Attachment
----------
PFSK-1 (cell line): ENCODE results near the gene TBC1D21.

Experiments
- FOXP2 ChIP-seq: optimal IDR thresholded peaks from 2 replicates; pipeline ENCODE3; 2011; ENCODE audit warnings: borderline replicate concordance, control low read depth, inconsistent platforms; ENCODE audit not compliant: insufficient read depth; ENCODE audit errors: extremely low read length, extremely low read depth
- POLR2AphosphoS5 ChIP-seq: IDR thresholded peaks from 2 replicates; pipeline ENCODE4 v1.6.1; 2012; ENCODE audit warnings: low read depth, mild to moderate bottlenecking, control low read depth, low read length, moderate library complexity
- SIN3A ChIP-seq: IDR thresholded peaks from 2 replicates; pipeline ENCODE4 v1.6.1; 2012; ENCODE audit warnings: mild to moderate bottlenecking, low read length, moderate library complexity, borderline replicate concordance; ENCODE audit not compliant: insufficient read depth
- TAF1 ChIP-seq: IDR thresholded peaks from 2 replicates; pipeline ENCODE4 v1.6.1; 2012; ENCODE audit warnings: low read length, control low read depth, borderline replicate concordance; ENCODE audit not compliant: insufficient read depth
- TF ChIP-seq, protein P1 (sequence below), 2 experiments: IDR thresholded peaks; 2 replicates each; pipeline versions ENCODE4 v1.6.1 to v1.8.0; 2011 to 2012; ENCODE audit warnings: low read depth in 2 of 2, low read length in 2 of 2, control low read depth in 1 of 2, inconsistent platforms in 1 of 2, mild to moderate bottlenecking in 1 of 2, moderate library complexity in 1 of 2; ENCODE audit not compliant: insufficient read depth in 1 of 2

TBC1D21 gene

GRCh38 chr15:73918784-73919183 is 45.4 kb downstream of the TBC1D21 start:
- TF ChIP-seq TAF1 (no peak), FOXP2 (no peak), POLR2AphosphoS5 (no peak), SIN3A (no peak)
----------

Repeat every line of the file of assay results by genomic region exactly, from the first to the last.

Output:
PFSK-1 (cell line): ENCODE results near the gene TBC1D21.

Experiments
- FOXP2 ChIP-seq: optimal IDR thresholded peaks from 2 replicates; pipeline ENCODE3; 2011; ENCODE audit warnings: borderline replicate concordance, control low read depth, inconsistent platforms; ENCODE audit not compliant: insufficient read depth; ENCODE audit errors: extremely low read length, extremely low read depth
- POLR2AphosphoS5 ChIP-seq: IDR thresholded peaks from 2 replicates; pipeline ENCODE4 v1.6.1; 2012; ENCODE audit warnings: low read depth, mild to moderate bottlenecking, control low read depth, low read length, moderate library complexity
- SIN3A ChIP-seq: IDR thresholded peaks from 2 replicates; pipeline ENCODE4 v1.6.1; 2012; ENCODE audit warnings: mild to moderate bottlenecking, low read length, moderate library complexity, borderline replicate concordance; ENCODE audit not compliant: insufficient read depth
- TAF1 ChIP-seq: IDR thresholded peaks from 2 replicates; pipeline ENCODE4 v1.6.1; 2012; ENCODE audit warnings: low read length, control low read depth, borderline replicate concordance; ENCODE audit not compliant: insufficient read depth
- TF ChIP-seq, protein P1 (sequence below), 2 experiments: IDR thresholded peaks; 2 replicates each; pipeline versions ENCODE4 v1.6.1 to v1.8.0; 2011 to 2012; ENCODE audit warnings: low read depth in 2 of 2, low read length in 2 of 2, control low read depth in 1 of 2, inconsistent platforms in 1 of 2, mild to moderate bottlenecking in 1 of 2, moderate library complexity in 1 of 2; ENCODE audit not compliant: insufficient read depth in 1 of 2

TBC1D21 gene

GRCh38 chr15:73918784-73919183 is 45.4 kb downstream of the TBC1D21 start:
- TF ChIP-seq TAF1 (no peak), FOXP2 (no peak), POLR2AphosphoS5 (no peak), SIN3A (no peak)